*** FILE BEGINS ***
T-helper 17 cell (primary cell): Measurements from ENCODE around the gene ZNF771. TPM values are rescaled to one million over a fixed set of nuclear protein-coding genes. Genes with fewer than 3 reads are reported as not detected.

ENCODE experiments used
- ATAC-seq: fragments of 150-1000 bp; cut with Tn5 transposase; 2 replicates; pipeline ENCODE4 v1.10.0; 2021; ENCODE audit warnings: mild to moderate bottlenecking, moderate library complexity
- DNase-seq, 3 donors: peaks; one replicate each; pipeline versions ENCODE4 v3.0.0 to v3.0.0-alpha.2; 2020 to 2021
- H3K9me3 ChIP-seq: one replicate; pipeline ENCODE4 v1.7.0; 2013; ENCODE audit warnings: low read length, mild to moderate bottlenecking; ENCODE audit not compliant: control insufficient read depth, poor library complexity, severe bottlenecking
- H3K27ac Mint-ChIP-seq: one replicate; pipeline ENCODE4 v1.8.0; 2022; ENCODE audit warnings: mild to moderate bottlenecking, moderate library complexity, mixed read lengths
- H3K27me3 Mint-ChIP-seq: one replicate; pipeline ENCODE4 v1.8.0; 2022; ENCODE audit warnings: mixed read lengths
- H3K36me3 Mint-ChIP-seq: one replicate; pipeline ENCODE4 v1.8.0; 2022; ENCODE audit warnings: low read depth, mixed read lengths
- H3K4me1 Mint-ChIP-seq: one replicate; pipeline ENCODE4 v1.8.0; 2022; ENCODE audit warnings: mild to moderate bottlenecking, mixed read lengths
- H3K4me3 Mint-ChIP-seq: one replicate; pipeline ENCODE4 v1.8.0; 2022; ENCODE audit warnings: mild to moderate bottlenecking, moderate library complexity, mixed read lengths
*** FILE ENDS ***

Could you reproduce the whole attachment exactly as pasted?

T-helper 17 cell (primary cell): Measurements from ENCODE around the gene ZNF771. TPM values are rescaled to one million over a fixed set of nuclear protein-coding genes. Genes with fewer than 3 reads are reported as not detected.

ENCODE experiments used
- ATAC-seq: fragments of 150-1000 bp; cut with Tn5 transposase; 2 replicates; pipeline ENCODE4 v1.10.0; 2021; ENCODE audit warnings: mild to moderate bottlenecking, moderate library complexity
- DNase-seq, 3 donors: peaks; one replicate each; pipeline versions ENCODE4 v3.0.0 to v3.0.0-alpha.2; 2020 to 2021
- H3K9me3 ChIP-seq: one replicate; pipeline ENCODE4 v1.7.0; 2013; ENCODE audit warnings: low read length, mild to moderate bottlenecking; ENCODE audit not compliant: control insufficient read depth, poor library complexity, severe bottlenecking
- H3K27ac Mint-ChIP-seq: one replicate; pipeline ENCODE4 v1.8.0; 2022; ENCODE audit warnings: mild to moderate bottlenecking, moderate library complexity, mixed read lengths
- H3K27me3 Mint-ChIP-seq: one replicate; pipeline ENCODE4 v1.8.0; 2022; ENCODE audit warnings: mixed read lengths
- H3K36me3 Mint-ChIP-seq: one replicate; pipeline ENCODE4 v1.8.0; 2022; ENCODE audit warnings: low read depth, mixed read lengths
- H3K4me1 Mint-ChIP-seq: one replicate; pipeline ENCODE4 v1.8.0; 2022; ENCODE audit warnings: mild to moderate bottlenecking, mixed read lengths
- H3K4me3 Mint-ChIP-seq: one replicate; pipeline ENCODE4 v1.8.0; 2022; ENCODE audit warnings: mild to moderate bottlenecking, moderate library complexity, mixed read lengths